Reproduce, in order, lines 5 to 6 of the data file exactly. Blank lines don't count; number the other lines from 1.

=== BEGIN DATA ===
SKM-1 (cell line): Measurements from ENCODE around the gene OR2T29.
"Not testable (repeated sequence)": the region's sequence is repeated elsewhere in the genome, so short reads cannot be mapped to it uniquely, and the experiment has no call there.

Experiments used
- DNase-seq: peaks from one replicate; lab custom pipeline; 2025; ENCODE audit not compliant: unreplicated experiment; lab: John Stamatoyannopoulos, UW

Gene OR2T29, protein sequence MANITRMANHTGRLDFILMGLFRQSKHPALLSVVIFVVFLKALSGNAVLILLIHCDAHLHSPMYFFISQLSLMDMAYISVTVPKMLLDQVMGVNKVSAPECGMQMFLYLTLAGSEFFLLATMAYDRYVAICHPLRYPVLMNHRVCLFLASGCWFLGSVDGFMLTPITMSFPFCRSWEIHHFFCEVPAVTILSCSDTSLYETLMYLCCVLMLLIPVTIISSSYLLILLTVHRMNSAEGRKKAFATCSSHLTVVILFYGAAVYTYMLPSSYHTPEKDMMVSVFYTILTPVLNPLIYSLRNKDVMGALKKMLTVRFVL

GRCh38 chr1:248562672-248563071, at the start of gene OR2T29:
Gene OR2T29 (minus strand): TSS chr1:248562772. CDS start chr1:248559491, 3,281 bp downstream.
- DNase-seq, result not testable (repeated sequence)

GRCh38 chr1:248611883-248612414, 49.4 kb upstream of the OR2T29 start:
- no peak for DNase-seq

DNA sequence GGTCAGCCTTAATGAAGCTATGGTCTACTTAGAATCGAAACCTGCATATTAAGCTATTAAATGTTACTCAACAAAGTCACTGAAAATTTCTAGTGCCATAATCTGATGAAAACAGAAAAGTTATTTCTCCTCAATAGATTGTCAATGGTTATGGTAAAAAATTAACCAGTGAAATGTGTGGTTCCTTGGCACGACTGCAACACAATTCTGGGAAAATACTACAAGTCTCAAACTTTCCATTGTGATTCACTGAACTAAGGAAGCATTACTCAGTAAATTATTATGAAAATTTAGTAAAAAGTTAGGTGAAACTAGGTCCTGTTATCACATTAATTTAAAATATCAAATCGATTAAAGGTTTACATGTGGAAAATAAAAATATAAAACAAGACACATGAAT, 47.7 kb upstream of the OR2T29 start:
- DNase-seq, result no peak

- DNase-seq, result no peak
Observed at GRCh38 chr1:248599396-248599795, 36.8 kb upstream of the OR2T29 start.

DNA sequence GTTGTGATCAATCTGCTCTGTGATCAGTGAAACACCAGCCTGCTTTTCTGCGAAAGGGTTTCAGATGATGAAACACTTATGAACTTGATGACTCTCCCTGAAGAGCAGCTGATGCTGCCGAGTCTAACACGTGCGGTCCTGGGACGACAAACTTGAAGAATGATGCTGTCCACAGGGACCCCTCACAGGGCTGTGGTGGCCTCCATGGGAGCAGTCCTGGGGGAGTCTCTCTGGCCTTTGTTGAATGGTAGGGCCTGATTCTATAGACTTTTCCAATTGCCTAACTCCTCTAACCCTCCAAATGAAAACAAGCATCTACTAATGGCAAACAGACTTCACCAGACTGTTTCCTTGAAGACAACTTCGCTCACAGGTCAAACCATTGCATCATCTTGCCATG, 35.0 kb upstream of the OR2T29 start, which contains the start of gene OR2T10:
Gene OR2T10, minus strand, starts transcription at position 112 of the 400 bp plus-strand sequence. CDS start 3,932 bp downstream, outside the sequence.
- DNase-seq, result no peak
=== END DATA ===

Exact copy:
Gene OR2T29, protein sequence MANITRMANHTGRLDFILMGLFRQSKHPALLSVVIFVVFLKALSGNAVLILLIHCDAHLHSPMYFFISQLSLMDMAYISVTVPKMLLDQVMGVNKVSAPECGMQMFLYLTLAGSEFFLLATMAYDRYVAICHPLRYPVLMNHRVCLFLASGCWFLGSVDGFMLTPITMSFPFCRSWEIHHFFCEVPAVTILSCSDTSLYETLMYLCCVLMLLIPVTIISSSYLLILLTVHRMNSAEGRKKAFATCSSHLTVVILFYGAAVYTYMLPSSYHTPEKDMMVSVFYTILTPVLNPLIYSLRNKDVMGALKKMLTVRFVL

GRCh38 chr1:248562672-248563071, at the start of gene OR2T29: